The economic crisis that brought the Dominican Republic to its knees between 2000 and 2004 was a textbook case of ineptitude, corruption and panic solutions.

In those four years the country was plunged into a recession that could only be described as catastrophic, even by Latin American standards.


The Dominican Republic lost 20% of its GDP, the peso was devalued by more than 200%, the external debt doubled to $7.7bn and debt servicing soared from 18% to 43% of GDP, while repayments accounted for 40% of the 2005 state budget.

As a result of this chaotic situation, inflation skyrocketed to 44%, net foreign reserves moved into negative territory, and salaried workers’ purchasing power almost halved. The government found itself obliged to sign a stand-by agreement with the IMF in August 2003, and once again in January 2004. The IMF suspended these agreements twice due to non-payment and fiscal irresponsibility. In 2004, the country’s Paris Club obligations fell into arrears.

During this period, the government’s populist politics led to the issue of two sovereign bonds, with little thought given as to how these new debt obligations were to be serviced. The first was a $500m bond in 2001, followed by a $600m issue two years later, which was launched primarily to enable the government to keep up with domestic and foreign debt repayments.

Under the latest IMF agreement signed in January of this year, the country will receive 200% of its IMF quota, or $670m, which will be paid to the Central Bank to strengthen its reserves and the balance of payments. The application of the programme opens doors to fresh resources totalling an estimated $2.7bn over the next two years.

Funds are also expected to be forthcoming from the Inter-American Development Bank (IDB), as a result of foreign debt re-structuring and direct disbursements from the IMF. With the agreement, the Dominican Republic commits to keeping its payments up-to-date and to a friendly re-structuring of its foreign debt.

The IDB has taken the view that the country’s foreign debt is manageable and that the public-sector debt should shrink to 49% of GDP, while the total external debt will stand at 88% of exports. The agency says that the country needs to fulfil two conditions. On the one hand, the ratio of the total public-sector debt as a percentage of GDP needs to be held at 2004 levels, or roughly 50% of GDP. Also, the ratio of total foreign debt to exports must remain below the 150% level.

The country’s fiscal deficit soared to 7% of GDP in the first months of last year, during which time there were three major bank failures. The collapse of the country’s third-largest bank, Banco Intercontinental (Baninter), was followed by problems with two smaller banks, Banco Mercantil and Bancredito.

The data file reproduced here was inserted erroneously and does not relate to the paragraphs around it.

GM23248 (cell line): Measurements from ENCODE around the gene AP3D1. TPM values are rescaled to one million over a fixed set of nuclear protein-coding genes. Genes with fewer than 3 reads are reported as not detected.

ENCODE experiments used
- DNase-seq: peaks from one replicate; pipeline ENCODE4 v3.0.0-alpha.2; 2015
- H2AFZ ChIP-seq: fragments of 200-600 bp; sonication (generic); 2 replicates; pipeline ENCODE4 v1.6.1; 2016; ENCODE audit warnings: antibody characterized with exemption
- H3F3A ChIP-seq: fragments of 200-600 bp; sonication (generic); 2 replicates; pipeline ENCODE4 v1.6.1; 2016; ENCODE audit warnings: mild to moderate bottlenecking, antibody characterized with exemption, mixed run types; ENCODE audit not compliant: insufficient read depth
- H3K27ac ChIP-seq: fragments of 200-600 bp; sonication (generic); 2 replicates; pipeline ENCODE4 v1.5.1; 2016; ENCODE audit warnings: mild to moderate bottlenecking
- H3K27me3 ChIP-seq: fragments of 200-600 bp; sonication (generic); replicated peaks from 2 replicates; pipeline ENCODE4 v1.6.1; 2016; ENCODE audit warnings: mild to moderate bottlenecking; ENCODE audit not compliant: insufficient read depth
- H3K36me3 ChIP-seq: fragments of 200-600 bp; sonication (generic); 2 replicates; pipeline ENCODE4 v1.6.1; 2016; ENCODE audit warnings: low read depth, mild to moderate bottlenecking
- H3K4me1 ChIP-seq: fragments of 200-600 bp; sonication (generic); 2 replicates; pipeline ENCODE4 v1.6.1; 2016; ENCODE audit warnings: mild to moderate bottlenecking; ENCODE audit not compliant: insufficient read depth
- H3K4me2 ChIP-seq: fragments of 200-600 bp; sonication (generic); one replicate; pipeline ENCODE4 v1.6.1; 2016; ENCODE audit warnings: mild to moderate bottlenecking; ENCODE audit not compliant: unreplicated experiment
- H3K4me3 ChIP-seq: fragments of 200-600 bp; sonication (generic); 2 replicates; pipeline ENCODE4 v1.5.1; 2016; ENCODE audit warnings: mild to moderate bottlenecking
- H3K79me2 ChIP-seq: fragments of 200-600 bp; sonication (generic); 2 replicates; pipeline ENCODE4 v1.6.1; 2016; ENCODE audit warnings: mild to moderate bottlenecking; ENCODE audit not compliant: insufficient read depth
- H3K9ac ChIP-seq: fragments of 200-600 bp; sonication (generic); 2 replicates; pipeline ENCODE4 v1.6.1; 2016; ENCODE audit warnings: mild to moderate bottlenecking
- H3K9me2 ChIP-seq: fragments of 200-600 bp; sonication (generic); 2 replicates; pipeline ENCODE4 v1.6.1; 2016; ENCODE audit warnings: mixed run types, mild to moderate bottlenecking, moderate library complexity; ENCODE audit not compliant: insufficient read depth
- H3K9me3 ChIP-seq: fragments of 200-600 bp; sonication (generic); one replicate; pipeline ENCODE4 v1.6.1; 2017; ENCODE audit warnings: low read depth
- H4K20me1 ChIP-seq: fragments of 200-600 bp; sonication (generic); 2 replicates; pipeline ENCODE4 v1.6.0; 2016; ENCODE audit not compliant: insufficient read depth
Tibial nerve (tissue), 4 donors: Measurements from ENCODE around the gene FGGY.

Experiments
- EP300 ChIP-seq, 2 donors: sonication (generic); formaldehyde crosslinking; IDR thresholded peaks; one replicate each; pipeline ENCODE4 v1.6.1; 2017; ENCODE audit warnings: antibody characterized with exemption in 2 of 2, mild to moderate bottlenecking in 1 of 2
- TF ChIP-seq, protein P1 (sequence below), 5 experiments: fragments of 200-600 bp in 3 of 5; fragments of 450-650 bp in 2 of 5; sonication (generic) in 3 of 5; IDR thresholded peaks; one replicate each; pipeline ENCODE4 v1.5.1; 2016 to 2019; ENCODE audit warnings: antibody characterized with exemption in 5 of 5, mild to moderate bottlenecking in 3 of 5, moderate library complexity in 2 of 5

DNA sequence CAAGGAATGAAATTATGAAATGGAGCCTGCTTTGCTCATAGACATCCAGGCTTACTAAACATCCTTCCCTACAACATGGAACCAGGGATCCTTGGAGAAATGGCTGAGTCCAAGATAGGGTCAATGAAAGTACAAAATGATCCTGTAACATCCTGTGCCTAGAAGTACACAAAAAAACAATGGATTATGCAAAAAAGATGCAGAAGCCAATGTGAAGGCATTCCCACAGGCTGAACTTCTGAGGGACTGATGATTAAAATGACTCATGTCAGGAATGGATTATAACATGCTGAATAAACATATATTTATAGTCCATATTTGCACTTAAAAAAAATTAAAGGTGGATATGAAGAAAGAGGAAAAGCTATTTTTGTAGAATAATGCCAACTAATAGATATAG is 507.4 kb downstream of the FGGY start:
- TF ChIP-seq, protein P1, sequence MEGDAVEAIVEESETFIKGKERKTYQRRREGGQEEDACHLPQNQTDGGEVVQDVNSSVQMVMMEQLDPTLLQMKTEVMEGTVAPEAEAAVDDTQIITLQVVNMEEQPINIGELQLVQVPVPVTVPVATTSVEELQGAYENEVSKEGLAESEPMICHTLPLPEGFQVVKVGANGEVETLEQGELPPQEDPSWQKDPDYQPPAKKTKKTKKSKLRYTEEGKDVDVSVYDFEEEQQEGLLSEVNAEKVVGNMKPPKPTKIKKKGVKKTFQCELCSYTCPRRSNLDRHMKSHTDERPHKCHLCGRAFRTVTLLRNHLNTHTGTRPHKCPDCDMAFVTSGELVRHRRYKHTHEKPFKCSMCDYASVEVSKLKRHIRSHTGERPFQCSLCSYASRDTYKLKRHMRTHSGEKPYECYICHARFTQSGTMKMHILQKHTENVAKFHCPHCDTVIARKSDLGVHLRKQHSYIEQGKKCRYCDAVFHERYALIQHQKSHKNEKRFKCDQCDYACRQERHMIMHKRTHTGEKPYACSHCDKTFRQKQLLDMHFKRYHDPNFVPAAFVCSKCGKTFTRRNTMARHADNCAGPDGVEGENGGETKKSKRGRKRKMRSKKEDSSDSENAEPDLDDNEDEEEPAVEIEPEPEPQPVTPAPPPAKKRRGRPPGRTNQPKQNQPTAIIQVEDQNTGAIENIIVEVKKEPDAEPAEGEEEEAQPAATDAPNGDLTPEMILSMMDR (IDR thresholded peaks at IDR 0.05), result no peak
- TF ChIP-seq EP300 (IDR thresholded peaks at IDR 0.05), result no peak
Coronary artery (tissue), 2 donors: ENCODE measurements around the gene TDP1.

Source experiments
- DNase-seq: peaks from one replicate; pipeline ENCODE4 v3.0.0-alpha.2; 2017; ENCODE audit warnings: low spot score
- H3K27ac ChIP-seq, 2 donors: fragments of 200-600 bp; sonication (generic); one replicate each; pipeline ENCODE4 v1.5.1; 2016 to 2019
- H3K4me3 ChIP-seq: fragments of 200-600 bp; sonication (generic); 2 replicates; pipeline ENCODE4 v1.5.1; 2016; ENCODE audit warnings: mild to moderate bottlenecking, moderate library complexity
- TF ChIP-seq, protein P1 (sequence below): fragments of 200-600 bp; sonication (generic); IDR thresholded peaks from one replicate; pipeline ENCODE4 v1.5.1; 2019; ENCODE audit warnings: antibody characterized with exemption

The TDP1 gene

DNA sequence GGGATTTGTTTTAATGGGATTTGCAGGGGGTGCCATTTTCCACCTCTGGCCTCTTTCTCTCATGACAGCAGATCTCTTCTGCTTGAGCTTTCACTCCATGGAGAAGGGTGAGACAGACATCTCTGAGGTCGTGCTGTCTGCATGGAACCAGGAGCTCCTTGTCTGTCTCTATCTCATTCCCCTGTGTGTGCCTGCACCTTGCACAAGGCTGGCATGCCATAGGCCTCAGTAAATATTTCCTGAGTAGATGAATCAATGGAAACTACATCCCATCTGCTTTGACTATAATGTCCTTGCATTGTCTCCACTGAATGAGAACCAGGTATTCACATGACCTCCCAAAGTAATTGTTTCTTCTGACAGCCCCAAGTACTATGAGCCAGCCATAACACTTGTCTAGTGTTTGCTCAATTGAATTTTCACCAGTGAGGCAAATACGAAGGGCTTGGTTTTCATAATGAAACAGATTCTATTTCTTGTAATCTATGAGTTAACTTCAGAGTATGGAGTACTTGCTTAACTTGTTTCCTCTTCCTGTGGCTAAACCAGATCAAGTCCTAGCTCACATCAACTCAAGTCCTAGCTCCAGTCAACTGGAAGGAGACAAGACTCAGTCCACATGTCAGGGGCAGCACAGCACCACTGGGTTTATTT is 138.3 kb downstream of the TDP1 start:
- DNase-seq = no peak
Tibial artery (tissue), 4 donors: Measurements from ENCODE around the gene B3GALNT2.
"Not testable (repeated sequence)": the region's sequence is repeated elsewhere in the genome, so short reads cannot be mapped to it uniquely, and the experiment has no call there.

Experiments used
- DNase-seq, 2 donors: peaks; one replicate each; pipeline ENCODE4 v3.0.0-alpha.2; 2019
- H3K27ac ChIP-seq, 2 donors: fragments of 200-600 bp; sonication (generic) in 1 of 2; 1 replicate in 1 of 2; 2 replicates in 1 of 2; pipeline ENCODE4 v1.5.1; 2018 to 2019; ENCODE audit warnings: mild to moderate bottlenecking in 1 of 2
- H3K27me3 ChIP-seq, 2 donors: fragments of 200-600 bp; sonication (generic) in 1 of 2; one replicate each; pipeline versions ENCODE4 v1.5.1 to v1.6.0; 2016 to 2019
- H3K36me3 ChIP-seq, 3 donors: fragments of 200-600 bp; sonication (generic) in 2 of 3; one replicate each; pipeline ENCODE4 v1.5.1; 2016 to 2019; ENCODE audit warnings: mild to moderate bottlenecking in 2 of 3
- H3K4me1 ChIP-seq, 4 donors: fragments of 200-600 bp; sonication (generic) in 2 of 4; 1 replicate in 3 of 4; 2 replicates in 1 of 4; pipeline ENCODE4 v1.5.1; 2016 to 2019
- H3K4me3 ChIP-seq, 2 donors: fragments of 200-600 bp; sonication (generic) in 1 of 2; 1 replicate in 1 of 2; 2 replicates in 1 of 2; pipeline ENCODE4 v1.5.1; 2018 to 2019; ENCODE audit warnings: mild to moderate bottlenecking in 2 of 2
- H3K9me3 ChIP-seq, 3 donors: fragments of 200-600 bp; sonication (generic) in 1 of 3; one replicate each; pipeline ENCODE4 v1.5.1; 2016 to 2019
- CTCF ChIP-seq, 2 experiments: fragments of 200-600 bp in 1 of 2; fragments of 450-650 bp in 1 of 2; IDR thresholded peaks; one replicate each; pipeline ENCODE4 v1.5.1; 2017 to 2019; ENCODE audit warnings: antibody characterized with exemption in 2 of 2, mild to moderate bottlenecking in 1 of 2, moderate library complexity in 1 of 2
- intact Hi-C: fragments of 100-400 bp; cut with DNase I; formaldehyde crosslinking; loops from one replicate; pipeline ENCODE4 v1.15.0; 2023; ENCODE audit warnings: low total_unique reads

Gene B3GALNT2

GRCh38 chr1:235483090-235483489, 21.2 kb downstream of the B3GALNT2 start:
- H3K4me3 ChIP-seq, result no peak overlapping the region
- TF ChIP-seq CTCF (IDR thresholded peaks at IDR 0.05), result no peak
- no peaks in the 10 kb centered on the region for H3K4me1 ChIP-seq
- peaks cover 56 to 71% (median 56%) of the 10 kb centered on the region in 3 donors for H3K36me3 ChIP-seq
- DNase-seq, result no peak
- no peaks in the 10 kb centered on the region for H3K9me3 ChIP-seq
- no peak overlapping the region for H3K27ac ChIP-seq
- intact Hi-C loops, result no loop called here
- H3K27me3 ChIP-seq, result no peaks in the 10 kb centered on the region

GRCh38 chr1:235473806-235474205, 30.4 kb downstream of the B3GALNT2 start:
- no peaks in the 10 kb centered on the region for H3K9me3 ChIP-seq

Going under

The Central Bank intervened to secure depositors’ money, which led in turn to a huge increase in the quasi-fiscal debt, sustained depreciation of the Dominican peso, sharp increases in the cost of living, and stagnation of salaries while jobs were being lost. Two large insurance companies were de-capitalised and went under in this period.

The economic crisis was aggravated by a slow collapse of governmental authority and a growing restlessness within the armed forces. Widespread protests and a lack of control on an official level led to an alarming increase in insecurity and street crime. The Dominican Republic lost its position as one of the most successful economies in Latin America and suddenly found itself struggling for survival.

The situation finally reached boiling point in mid-2004, when the country went to the polls and the Dominican Revolutionary Party (PRD), led by Hipólito Mejía, was ousted from office. The new president, Leonel Fernández of the Dominican Liberation Party (PLD) was given his second mandate to run the country. The large margin by which he was elected demonstrated the populace's hunger for a solution to the crisis.

National objective

Mr Fernández recognised that he had to get the economy back on track quite quickly in order to regain lost international confidence in the country. This government’s national objective is, first and foremost, to restore the country’s backbone of economic stability.”

Mr Fernández says the government is prepared to back up its promises with action, by taking precautions against the inevitability of economic shocks and by restoring investor confidence. “We’re tightening the belt of government, increasing transparency and cutting spending to shrink the deficit,” he says. “We’re implementing tax reforms to help bring a return to growth and job creation in the years to come.”